PHIL10002 Philosophy: The Big Questions
|Dates & Locations:|| |
This subject has the following teaching availabilities in 2016:
Semester 1, Parkville - Taught on campus.Show/hide details
Timetable can be viewed here.
For information about these dates, click here.
|Time Commitment:||Contact Hours: 35 hours - 2 x 1 hour lectures each week and 1x 1 hour tutorial in weeks 2-12 |
Total Time Commitment:
|Recommended Background Knowledge:||None|
|Non Allowed Subjects:||None|
|Core Participation Requirements:|| |
For the purposes of considering request for Reasonable Adjustments under the Disability Standards for Education (Cwth 2005), and Student Support and Engagement Policy, academic requirements for this subject are articulated in the Subject Overview, Learning Outcomes, Assessment and Generic Skills sections of this entry.
It is University policy to take all reasonable steps to minimise the impact of disability upon academic study, and reasonable adjustments will be made to enhance a student's participation in the University's programs. Students who feel their disability may impact on meeting the requirements of this subject are encouraged to discuss this matter with a Faculty Student Adviser and Student Equity and Disability Support: http://services.unimelb.edu.au/disability
CoordinatorAssoc Prof Howard Sankey
|Subject Overview:|| |
This subject provides a general introduction to philosophy through an examination of big questions in three areas of philosophy: (1) Ethics. Does the moral rightness of an action depend solely on its consequences? Or are there some actions, like torture, which are morally wrong no matter how desirable the consequences? What is the moral status of animals? What is the responsibility of members of developed countries for global poverty? Is it morally permissible to spend money on non-essentials while children die of preventable poverty-related causes? (2) Knowledge and scepticism. What is knowledge and do we actually know what we take ourselves to know? Do we know that there is an external world or might we be subject to a massive illusion created by an evil demon? How is it possible for scientific knowledge of laws of nature to be based on limited observation of empirical facts? (3) Personal identity. What makes you the same person as you were ten years ago? Can you survive the loss of parts of your body? Can you survive with half of your brain? Is it important that I empathize with my past and future selves? What is death? Is death bad? How do Buddhist philosophers argue for the claim that there is no self?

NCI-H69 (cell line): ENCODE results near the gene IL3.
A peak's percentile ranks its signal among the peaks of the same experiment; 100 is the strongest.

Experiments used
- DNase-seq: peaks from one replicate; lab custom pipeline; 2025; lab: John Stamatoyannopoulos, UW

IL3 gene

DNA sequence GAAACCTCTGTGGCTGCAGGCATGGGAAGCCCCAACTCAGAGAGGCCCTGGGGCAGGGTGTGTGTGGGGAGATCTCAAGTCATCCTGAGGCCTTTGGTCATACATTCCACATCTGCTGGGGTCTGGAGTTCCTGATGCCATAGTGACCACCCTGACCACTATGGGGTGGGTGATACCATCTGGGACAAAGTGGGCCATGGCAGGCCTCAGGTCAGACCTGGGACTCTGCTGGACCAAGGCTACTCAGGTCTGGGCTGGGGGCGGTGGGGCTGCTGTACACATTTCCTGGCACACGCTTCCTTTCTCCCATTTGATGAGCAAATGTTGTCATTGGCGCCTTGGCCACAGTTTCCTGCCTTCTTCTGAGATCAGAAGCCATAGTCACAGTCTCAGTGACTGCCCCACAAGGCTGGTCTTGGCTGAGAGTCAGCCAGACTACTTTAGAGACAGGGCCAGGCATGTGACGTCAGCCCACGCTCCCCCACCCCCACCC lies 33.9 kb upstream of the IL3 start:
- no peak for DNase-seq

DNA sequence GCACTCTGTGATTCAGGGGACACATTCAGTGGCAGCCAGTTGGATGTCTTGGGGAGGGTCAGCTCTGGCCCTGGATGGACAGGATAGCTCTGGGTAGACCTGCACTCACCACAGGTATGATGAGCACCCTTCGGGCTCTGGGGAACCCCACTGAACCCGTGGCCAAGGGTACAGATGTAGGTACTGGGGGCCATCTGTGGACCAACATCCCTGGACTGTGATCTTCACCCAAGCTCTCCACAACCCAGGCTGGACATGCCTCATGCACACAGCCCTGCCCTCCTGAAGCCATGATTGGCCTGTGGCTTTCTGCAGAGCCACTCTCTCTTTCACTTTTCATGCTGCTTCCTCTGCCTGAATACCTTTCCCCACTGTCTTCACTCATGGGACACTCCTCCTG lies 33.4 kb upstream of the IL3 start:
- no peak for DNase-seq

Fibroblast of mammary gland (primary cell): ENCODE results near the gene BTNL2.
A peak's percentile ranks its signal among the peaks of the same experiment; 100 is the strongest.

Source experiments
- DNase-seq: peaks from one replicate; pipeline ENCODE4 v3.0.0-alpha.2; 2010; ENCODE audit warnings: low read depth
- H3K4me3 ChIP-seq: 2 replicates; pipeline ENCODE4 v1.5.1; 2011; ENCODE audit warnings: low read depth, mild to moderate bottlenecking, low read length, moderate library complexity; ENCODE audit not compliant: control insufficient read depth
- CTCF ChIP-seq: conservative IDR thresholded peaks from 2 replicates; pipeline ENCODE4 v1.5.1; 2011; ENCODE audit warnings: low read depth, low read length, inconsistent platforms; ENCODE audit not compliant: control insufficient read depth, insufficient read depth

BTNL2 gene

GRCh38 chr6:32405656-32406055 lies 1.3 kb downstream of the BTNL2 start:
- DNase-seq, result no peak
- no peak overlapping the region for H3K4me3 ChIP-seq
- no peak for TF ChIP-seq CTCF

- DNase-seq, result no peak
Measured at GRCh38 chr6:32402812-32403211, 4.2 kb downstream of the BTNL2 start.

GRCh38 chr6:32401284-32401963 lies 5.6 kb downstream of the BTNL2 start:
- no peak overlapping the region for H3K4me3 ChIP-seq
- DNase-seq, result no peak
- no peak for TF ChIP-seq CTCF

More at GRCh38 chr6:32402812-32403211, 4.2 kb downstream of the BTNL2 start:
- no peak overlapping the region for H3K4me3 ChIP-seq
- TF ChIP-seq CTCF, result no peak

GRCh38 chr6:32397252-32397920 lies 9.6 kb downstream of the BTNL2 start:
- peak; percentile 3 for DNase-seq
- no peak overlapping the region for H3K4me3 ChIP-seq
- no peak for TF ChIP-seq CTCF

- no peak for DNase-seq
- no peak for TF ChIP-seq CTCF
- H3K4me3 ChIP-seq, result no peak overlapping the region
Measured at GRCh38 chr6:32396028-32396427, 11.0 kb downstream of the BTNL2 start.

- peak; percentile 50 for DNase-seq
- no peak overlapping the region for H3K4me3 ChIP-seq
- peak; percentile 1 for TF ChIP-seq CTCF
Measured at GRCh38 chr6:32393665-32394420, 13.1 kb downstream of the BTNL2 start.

|Learning Outcomes:|| |
Students who successfully complete this subject will:
Note: Assessment submitted late without an approved extension will be penalised at 10% per day. After five days late assessment will not be marked. In-class tasks missed without approval will not be marked.
|Prescribed Texts:|| |
A subject reader will be available on line or in hard-copy at the Coop bookshop at the beginning of semester.
|Breadth Options:|| |
This subject potentially can be taken as a breadth subject component for the following courses:
You should visit learn more about breadth subjects and read the breadth requirements for your degree, and should discuss your choice with your student adviser, before deciding on your subjects.
|Fees Information:||Subject EFTSL, Level, Discipline & Census Date|
|Links to further information:||http://shaps.unimelb.edu.au/philosophy|
|Graduate Certificate in Arts - Philosophy |
Graduate Diploma in Arts - Philosophy